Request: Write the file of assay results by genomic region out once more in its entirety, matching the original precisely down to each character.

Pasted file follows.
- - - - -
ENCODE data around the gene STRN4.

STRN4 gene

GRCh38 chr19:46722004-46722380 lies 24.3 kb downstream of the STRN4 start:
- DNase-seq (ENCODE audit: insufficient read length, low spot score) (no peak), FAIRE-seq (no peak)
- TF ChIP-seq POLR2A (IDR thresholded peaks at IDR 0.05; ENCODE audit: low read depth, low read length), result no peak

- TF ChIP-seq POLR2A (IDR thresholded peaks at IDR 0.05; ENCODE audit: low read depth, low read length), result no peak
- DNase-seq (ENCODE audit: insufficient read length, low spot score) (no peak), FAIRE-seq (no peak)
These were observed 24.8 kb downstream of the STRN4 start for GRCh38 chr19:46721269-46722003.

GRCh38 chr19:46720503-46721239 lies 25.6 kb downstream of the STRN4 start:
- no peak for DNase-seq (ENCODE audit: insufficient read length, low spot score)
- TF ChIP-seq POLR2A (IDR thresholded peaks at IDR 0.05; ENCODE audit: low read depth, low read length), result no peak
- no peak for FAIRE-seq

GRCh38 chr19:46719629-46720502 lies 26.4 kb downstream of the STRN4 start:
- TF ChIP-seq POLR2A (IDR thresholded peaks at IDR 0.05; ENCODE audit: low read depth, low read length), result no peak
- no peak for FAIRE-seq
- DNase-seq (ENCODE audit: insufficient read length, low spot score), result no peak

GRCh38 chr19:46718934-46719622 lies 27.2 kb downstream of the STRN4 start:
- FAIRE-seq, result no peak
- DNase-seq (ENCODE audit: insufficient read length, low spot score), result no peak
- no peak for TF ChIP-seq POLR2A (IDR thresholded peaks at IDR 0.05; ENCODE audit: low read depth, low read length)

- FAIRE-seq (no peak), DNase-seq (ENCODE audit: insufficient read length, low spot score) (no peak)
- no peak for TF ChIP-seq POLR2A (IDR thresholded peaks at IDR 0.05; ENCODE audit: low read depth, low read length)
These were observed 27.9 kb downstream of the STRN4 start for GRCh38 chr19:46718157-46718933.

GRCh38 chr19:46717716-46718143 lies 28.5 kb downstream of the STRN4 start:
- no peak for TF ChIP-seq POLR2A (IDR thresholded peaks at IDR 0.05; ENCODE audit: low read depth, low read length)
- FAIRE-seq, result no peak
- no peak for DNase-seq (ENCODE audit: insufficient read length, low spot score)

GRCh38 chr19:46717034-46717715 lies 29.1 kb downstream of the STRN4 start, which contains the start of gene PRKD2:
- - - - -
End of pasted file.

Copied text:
ENCODE data around the gene STRN4.

STRN4 gene

GRCh38 chr19:46722004-46722380 lies 24.3 kb downstream of the STRN4 start:
- DNase-seq (ENCODE audit: insufficient read length, low spot score) (no peak), FAIRE-seq (no peak)
- TF ChIP-seq POLR2A (IDR thresholded peaks at IDR 0.05; ENCODE audit: low read depth, low read length), result no peak

- TF ChIP-seq POLR2A (IDR thresholded peaks at IDR 0.05; ENCODE audit: low read depth, low read length), result no peak
- DNase-seq (ENCODE audit: insufficient read length, low spot score) (no peak), FAIRE-seq (no peak)
These were observed 24.8 kb downstream of the STRN4 start for GRCh38 chr19:46721269-46722003.

GRCh38 chr19:46720503-46721239 lies 25.6 kb downstream of the STRN4 start:
- no peak for DNase-seq (ENCODE audit: insufficient read length, low spot score)
- TF ChIP-seq POLR2A (IDR thresholded peaks at IDR 0.05; ENCODE audit: low read depth, low read length), result no peak
- no peak for FAIRE-seq

GRCh38 chr19:46719629-46720502 lies 26.4 kb downstream of the STRN4 start:
- TF ChIP-seq POLR2A (IDR thresholded peaks at IDR 0.05; ENCODE audit: low read depth, low read length), result no peak
- no peak for FAIRE-seq
- DNase-seq (ENCODE audit: insufficient read length, low spot score), result no peak

GRCh38 chr19:46718934-46719622 lies 27.2 kb downstream of the STRN4 start:
- FAIRE-seq, result no peak
- DNase-seq (ENCODE audit: insufficient read length, low spot score), result no peak
- no peak for TF ChIP-seq POLR2A (IDR thresholded peaks at IDR 0.05; ENCODE audit: low read depth, low read length)

- FAIRE-seq (no peak), DNase-seq (ENCODE audit: insufficient read length, low spot score) (no peak)
- no peak for TF ChIP-seq POLR2A (IDR thresholded peaks at IDR 0.05; ENCODE audit: low read depth, low read length)
These were observed 27.9 kb downstream of the STRN4 start for GRCh38 chr19:46718157-46718933.

GRCh38 chr19:46717716-46718143 lies 28.5 kb downstream of the STRN4 start:
- no peak for TF ChIP-seq POLR2A (IDR thresholded peaks at IDR 0.05; ENCODE audit: low read depth, low read length)
- FAIRE-seq, result no peak
- no peak for DNase-seq (ENCODE audit: insufficient read length, low spot score)

GRCh38 chr19:46717034-46717715 lies 29.1 kb downstream of the STRN4 start, which contains the start of gene PRKD2: